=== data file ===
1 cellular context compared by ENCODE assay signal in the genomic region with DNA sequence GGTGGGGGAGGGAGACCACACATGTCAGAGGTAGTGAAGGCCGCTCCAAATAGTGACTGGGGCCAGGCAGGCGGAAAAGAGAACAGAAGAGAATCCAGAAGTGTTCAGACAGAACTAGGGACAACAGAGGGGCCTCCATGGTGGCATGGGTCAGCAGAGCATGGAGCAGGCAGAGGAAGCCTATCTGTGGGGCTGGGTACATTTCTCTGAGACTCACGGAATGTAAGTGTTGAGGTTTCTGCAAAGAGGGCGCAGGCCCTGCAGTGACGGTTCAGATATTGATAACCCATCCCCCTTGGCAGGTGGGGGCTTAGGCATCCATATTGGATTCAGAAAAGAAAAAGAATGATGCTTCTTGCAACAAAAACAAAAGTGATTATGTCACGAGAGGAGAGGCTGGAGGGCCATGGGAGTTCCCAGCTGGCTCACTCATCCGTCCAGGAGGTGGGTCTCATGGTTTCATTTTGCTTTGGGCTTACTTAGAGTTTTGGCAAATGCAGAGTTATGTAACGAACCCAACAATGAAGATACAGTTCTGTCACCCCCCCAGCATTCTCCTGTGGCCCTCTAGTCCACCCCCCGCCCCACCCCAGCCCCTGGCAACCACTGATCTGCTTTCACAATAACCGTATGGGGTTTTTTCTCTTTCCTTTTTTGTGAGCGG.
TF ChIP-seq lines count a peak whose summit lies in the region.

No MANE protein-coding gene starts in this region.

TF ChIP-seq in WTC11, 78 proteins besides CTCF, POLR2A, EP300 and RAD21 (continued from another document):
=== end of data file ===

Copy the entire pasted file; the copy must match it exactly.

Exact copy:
1 cellular context compared by ENCODE assay signal in the genomic region with DNA sequence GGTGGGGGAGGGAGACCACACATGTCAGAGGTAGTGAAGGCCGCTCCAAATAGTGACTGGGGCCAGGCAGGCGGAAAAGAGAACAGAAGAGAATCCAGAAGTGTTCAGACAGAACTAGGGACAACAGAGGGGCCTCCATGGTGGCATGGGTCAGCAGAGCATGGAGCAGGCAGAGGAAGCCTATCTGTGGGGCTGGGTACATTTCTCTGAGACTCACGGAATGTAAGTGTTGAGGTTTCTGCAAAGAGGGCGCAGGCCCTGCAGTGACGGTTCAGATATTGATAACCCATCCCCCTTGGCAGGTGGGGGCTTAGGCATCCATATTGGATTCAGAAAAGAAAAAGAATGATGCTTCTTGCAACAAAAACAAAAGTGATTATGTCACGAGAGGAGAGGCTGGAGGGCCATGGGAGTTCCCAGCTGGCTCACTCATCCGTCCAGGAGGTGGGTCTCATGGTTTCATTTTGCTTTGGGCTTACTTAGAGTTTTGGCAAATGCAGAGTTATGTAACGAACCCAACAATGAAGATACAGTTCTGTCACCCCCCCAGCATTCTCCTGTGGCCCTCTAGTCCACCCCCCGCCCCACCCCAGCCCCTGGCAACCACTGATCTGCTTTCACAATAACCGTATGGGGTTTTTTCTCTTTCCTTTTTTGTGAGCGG.
TF ChIP-seq lines count a peak whose summit lies in the region.

No MANE protein-coding gene starts in this region.

TF ChIP-seq in WTC11, 78 proteins besides CTCF, POLR2A, EP300 and RAD21 (continued from another document):